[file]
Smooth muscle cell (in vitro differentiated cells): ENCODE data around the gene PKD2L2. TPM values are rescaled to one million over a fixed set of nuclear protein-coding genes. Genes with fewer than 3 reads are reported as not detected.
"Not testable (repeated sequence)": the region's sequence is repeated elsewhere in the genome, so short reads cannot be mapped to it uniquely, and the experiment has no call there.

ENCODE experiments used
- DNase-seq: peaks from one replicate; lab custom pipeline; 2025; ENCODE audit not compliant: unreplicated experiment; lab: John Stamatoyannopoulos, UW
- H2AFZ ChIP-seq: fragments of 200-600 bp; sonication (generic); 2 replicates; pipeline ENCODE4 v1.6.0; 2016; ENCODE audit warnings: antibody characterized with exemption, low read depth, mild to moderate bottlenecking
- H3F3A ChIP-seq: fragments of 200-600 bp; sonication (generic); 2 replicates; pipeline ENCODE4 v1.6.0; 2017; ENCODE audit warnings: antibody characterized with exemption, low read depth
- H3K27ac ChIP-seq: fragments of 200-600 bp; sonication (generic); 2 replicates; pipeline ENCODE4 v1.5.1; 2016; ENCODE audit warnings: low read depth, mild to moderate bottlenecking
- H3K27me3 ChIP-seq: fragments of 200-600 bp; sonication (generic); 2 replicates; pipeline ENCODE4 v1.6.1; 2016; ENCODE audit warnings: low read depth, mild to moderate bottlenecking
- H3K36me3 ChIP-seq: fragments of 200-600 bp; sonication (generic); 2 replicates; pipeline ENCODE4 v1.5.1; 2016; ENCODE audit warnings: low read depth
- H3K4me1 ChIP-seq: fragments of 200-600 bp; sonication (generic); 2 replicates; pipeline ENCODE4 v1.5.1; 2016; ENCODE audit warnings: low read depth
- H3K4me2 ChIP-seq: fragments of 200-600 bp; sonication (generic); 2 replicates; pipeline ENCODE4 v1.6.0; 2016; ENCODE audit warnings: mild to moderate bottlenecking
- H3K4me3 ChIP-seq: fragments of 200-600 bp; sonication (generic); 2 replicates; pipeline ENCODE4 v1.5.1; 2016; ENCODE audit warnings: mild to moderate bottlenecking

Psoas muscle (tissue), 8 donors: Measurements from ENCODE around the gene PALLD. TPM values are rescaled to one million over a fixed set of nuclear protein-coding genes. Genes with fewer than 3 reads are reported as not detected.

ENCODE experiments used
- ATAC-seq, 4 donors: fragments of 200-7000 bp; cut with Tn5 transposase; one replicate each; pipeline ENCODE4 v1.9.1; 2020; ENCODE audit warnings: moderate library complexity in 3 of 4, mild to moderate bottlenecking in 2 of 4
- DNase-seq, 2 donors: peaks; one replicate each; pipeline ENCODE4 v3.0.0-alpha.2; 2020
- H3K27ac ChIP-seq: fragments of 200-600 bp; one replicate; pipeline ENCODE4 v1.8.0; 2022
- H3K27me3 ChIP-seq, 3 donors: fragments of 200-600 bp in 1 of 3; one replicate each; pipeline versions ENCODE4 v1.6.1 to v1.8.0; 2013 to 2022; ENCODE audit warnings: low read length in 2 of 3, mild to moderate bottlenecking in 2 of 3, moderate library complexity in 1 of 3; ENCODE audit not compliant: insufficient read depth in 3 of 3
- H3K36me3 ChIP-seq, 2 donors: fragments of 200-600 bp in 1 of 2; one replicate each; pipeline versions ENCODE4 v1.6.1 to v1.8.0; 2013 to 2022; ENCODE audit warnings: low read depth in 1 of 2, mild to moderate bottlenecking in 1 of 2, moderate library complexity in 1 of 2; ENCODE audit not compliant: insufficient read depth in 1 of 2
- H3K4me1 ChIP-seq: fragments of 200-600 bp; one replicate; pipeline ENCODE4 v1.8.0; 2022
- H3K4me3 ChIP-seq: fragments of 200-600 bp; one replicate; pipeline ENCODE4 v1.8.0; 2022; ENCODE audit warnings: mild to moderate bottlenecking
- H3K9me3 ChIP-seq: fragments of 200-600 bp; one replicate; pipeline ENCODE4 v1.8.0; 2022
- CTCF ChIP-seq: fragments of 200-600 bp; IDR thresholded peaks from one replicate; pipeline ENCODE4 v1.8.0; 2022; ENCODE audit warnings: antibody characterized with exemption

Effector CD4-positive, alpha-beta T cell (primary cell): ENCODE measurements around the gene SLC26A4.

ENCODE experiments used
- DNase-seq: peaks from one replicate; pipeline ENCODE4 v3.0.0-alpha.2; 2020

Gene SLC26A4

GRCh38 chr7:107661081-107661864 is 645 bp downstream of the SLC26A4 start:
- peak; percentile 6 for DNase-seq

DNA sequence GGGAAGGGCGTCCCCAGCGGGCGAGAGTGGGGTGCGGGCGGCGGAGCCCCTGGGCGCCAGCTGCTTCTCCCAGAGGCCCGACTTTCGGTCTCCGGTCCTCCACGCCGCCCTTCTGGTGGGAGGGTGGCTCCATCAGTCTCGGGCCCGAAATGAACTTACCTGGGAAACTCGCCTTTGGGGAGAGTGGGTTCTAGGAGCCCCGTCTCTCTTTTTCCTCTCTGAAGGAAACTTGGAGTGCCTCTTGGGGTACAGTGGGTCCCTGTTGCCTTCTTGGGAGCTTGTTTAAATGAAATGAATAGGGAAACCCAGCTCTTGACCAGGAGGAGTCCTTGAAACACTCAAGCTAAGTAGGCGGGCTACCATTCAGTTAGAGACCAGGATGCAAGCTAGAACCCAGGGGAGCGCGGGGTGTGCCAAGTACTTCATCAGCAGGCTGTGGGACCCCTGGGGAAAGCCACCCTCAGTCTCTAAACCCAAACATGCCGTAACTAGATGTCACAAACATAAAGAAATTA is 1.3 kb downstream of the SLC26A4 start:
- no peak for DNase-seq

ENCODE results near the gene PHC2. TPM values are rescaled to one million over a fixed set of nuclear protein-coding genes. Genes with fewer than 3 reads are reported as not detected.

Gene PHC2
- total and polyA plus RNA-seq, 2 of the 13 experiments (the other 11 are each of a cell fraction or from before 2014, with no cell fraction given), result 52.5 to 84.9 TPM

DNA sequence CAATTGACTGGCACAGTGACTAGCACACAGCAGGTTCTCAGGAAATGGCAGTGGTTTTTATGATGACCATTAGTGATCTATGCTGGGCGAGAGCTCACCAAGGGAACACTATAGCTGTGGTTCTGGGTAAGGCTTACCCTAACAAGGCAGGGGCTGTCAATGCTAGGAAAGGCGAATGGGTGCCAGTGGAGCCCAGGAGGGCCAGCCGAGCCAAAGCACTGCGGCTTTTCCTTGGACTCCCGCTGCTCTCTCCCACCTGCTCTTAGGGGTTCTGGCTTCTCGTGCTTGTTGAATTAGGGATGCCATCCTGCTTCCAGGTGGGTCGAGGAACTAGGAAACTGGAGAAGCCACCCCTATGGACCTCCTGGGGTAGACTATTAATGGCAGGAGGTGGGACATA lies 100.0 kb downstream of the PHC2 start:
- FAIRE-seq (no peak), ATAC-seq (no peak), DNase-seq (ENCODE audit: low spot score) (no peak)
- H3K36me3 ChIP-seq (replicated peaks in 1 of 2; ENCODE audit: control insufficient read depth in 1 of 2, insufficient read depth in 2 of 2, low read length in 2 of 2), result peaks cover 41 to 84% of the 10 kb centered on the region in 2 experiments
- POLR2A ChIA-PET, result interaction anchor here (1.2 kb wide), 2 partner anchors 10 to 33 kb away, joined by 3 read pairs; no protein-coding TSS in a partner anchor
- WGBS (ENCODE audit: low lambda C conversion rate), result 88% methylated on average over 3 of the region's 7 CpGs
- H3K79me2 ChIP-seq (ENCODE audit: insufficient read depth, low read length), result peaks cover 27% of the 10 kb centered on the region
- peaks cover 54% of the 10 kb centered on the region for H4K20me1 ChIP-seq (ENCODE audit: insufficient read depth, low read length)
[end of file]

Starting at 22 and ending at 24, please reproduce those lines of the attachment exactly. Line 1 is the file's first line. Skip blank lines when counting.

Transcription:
- H3K9me3 ChIP-seq: fragments of 200-600 bp; one replicate; pipeline ENCODE4 v1.8.0; 2022
- CTCF ChIP-seq: fragments of 200-600 bp; IDR thresholded peaks from one replicate; pipeline ENCODE4 v1.8.0; 2022; ENCODE audit warnings: antibody characterized with exemption

Effector CD4-positive, alpha-beta T cell (primary cell): ENCODE measurements around the gene SLC26A4.